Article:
What happens now that you and your Co parent are heading back to work? 

Now that they stay at home orders have been lifted it is likely that your work is either asking you to return to your physical work location or is planning on doing so soon. Again, it was easier to coordinate on the status of your children with your Co parent while everyone was stuck in the same situation at home period now that you may be at home and your Co parent baby back in the workplace your schedules are not lining up as easily. This is where clear and consistent communication regarding issues related to your children is extremely important. 

You and your co-parent need to be able to communicate with one another about how childcare will be handled during this time. From my wife and I, our kids are already back at the same Montessori school where they attended prior to the COVID-19 virus outbreak. We feel very comfortable about this measures they take to keep kids safe and assess the risk for our children being fairly low as far as getting the virus or even showing symptoms. However, you may have a different opinion as to the risk levels that you can tolerate in regard to your children come into contact with other people right now. That is your choice to make but, you need to communicate your feelings and thoughts to your ex-spouse. 

From my perspective, communicating concern over the health of your children is a normal thing for a parent to do. However if you know going into the situation that you're Co parent is not of the same mind as you are it is wise to come prepared with objective, factual information that you can at least show him or her that you are not reacting solely with emotion to the situation. Rather, you have given your position a great deal of thought and are basing your concerns on available material as far as the likelihood of risk for your child.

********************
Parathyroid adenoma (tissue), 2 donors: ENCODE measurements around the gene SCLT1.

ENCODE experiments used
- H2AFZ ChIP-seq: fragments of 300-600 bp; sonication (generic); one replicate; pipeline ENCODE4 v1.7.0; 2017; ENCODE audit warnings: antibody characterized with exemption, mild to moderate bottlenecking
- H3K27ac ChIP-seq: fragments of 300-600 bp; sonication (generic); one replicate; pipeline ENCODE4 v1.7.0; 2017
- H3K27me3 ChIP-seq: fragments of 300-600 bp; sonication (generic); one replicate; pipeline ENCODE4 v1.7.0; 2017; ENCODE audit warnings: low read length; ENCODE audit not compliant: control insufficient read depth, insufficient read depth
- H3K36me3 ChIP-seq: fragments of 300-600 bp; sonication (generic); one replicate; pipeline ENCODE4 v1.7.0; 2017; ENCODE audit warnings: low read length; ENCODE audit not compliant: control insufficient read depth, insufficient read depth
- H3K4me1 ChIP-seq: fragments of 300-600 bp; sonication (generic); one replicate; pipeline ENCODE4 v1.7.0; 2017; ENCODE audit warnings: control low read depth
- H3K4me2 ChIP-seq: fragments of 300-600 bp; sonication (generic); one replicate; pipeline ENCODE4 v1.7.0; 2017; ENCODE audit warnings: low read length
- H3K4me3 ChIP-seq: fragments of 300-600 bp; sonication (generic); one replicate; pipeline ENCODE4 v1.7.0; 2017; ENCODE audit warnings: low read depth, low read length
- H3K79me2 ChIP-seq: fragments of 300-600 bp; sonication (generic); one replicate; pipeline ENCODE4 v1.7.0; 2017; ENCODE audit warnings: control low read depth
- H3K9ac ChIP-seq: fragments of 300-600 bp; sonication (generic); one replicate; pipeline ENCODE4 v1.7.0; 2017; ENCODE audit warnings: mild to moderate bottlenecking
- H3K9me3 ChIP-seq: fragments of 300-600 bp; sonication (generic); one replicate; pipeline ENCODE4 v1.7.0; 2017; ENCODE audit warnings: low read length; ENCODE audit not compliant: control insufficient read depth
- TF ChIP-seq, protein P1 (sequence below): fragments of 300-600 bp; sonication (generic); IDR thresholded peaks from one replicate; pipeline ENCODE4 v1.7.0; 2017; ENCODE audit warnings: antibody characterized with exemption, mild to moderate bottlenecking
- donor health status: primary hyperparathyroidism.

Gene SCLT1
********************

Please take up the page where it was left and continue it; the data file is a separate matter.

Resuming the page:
You and your other parent will need to determine whether or not your child will attend school or daycare this summer and whether or not a full day at school will be best for your family. If your children are with you during the summer months and you have to work would you prefer your Co parent to care for your children during that time rather than another person to enter the home and care for the kids? Are you able to trust that a nanny or caretaker for the kids will be social distancing as well and minimizing contact with other people? 

This is not something that you should keep a secret from your ex-spouse until your frustration, fear or concern boil over and create a bad situation for you and your family. I would recommend that you and your Co parent talk about these problems as soon as you are able and decide on a shared path towards summer visitation and possession. From what we have seen situations can change regarding the virus fairly quickly. Your child's school for the summer may change its policies or safety precautions to account for increased risk. It will be wise to make your Co parent aware of any changes and to make sure that he or she does the same with you.